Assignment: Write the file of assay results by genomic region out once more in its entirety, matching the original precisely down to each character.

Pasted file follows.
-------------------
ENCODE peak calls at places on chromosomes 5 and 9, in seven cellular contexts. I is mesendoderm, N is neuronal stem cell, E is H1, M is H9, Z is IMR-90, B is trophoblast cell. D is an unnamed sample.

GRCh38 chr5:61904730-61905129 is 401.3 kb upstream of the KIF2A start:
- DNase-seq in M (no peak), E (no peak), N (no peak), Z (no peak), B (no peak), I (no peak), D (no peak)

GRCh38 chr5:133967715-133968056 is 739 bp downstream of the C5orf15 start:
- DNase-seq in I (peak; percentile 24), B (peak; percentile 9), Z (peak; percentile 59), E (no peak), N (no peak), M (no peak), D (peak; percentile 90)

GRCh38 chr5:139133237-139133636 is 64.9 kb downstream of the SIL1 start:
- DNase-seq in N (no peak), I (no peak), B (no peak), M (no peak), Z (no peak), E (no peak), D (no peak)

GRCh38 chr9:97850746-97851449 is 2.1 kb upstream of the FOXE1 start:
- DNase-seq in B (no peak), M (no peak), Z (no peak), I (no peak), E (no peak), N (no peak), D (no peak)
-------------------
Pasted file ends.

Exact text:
ENCODE peak calls at places on chromosomes 5 and 9, in seven cellular contexts. I is mesendoderm, N is neuronal stem cell, E is H1, M is H9, Z is IMR-90, B is trophoblast cell. D is an unnamed sample.

GRCh38 chr5:61904730-61905129 is 401.3 kb upstream of the KIF2A start:
- DNase-seq in M (no peak), E (no peak), N (no peak), Z (no peak), B (no peak), I (no peak), D (no peak)

GRCh38 chr5:133967715-133968056 is 739 bp downstream of the C5orf15 start:
- DNase-seq in I (peak; percentile 24), B (peak; percentile 9), Z (peak; percentile 59), E (no peak), N (no peak), M (no peak), D (peak; percentile 90)

GRCh38 chr5:139133237-139133636 is 64.9 kb downstream of the SIL1 start:
- DNase-seq in N (no peak), I (no peak), B (no peak), M (no peak), Z (no peak), E (no peak), D (no peak)

GRCh38 chr9:97850746-97851449 is 2.1 kb upstream of the FOXE1 start:
- DNase-seq in B (no peak), M (no peak), Z (no peak), I (no peak), E (no peak), N (no peak), D (no peak)